Arnaldo Carreira-Rosario Wants to Understand How Brains Power Up

Arnaldo Carreira-Rosario
Assistant Professor of Biology Arnaldo Carreira Rosario joins the Duke faculty this year. (John West/Trinity Communications)

You just bought a brand-new, top-notch computer. You take it out of the box and press the power button, anxious to get it going. The machine purrs slightly, the display lights up, and then you wait five, 10, maybe even 15 minutes until the whole thing boots up.

Turns out that brains do exactly the same thing — minus the purring — and Arnaldo Carreira-Rosario, new assistant professor in the Department of Biology, is trying to understand how.

Using Drosophila fruit flies as a study system, Carreira-Rosario looks at what happens to the nervous system while an embryo develops, investigating how the brain goes from an inactive little bundle of tissues to a fired-up powerhouse of activity.

To that end, he looks at each individual neuron. Which one gets activated first? What follows it? And what happens if you force things to happen in a different order?

“It doesn't seem to be random,” Carreira-Rosario says. “When you turn on a computer, software gets uploaded in a specific order. The brain does a similar thing. Specific neurons, specific parts of the brain, need to be turned on in a specific order for the nervous system to work properly.”

He describes one of his recent findings: It was well-known that muscles can start twitching during an animal’s embryonic development before the nervous system becomes active. By looking closely at fruit fly embryos, Carreira-Rosario noticed that these muscle twitches were accompanied by a little bit of activity from sensory neurons. The muscles twitches could therefore be a trigger, necessary for the rest of the nervous system to boot up.

By selectively blocking the neuron activation, Carreira-Rosario found that the opposite is true: inhibiting the neurons responsible for sensing muscle twitches — as well as blocking the muscle twitches themselves — leads to an expedited activation of the rest of the nervous system. These neurons, thought of as triggers, are more likely to be brakes.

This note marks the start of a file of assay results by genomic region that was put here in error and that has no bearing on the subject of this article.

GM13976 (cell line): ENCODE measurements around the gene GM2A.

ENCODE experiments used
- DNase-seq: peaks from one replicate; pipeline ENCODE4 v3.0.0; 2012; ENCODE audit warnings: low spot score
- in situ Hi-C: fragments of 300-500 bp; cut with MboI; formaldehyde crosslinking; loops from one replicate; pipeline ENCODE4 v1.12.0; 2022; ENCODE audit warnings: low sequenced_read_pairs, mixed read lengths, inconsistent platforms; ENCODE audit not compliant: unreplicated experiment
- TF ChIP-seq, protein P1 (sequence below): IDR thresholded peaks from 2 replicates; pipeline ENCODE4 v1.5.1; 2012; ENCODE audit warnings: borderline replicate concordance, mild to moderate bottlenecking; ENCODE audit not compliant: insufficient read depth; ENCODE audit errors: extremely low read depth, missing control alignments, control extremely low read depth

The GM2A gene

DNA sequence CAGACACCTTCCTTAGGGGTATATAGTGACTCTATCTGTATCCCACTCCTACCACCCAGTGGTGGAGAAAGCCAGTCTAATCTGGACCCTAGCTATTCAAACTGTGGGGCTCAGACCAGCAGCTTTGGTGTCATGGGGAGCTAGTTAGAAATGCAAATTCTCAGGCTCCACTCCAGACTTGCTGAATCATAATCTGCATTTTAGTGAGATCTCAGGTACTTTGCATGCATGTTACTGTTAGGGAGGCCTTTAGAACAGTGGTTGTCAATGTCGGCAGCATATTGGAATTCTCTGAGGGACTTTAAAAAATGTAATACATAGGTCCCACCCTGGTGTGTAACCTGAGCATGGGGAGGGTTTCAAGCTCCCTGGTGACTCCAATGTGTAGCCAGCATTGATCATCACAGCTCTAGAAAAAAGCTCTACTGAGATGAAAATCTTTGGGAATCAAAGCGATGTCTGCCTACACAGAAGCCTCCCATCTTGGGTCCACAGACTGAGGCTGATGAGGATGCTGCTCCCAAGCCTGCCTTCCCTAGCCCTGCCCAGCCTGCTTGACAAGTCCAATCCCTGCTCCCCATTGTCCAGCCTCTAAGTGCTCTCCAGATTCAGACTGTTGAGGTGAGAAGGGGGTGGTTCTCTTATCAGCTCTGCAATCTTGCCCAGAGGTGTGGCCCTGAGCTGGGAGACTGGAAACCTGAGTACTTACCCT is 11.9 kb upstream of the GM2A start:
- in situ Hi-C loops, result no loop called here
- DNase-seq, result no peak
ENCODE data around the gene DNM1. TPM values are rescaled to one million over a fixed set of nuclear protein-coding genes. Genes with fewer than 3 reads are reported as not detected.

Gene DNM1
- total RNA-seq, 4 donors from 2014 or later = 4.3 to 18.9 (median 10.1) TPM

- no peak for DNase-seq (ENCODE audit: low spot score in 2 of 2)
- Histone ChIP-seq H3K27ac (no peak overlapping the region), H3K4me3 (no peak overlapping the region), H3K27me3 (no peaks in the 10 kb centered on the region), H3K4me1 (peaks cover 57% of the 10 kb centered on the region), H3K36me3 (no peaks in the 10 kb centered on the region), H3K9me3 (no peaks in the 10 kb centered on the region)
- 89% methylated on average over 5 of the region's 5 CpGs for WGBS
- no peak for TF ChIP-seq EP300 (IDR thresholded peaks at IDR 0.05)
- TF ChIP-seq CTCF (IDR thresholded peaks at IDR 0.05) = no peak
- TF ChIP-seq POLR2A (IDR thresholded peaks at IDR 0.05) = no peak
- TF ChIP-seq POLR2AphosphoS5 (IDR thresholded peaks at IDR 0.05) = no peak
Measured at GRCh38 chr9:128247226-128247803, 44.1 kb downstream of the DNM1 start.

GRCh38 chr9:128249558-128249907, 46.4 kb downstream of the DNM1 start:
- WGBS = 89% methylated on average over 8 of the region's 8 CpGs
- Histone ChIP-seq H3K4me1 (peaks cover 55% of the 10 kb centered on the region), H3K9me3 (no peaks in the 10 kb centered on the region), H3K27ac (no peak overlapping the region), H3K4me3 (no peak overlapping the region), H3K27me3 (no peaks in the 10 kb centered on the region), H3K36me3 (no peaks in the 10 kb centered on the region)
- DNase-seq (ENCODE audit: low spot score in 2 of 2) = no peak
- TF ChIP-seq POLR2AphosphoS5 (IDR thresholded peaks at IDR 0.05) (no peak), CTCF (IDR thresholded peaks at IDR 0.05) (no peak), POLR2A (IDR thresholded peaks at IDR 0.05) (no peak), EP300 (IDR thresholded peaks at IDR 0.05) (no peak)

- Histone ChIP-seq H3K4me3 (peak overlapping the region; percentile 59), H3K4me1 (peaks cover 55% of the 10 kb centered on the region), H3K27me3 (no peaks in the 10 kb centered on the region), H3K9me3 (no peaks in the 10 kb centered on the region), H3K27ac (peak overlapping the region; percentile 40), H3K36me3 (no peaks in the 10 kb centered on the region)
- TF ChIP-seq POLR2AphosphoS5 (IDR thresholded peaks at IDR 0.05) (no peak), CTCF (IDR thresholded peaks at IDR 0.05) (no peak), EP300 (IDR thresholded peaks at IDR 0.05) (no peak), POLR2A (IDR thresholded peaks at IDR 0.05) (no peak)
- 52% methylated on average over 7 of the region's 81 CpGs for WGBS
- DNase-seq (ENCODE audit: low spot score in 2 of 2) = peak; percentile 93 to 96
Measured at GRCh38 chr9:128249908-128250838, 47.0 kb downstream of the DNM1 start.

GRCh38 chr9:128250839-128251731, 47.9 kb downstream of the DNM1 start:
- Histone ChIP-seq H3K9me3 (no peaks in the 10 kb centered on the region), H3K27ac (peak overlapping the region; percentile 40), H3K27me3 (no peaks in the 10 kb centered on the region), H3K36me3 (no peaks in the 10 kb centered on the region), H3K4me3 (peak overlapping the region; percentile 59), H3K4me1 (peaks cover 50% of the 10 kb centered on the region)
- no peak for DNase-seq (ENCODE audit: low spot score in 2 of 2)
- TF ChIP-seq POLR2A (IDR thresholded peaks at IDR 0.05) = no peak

“How is it that these muscle contractions, early on, before the nervous system activates, are telling the nervous system when to get started?” he wonders. “Normally it’s the other way: The nervous system tells the muscles what to do.

“In this case, it looks like the muscles are the ones telling the nervous system when to start. What is the circuitry, within the nervous system, that is controlling the timing for when the nervous system is going to become active?”

Another focus of his research deals with the long-term consequences of events happening during brain activation.

“This initial activity of the brain has a permanent influence on how the brain functions later on,” Carreira-Rosario says. He mentions the importance of “critical periods.” “You know, when we're very young, we learn how to speak different languages very easily. If you want to start to learn a new language in your 20s, it gets harder and harder.

“These critical periods correlate with when the nervous system is still developing. So different changes during this period can have effects that will last for the life of the organism,” Carreira-Rosario says.

To take such a close look into the brain of a fruit fly embryo, Carreira-Rosario uses a technique called fluorescent imaging. He manipulates fruit fly embryos, “tagging” their genetic code with a protein that shines brightly whenever neurons get activated — just like those indicator lights that tell you your appliance has been plugged in. By observing the embryos develop under a specialized microscope, he can then see the exact moment in which different neurons become active.

Carreira-Rosario became interested in the “how” behind things as an undergraduate student in his native Puerto Rico. Originally aiming at a job in the pharmaceutical industry, he took a sideways door to an immunology lab and fell in love with hypothesis-driven research. Fruit flies entered the picture during his Ph.D. at the University of Texas Southwestern, and a prestigious K99 grant from the National Institute of Health allowed him to push the boundaries of fruit fly neurobiology as a postdoctoral researcher at Stanford University.

Now in Durham, he is ready to push these boundaries even further. He’d also like to find a soccer team to join, as well as good mountain bike trails to explore. If the weather allows it, of course.

Indeed, one of the unintended and nonacademic consequences of his time in Northern California is that, until his arrival in Durham, humid heat was a distant memory. “I lost the habit!” he laughed.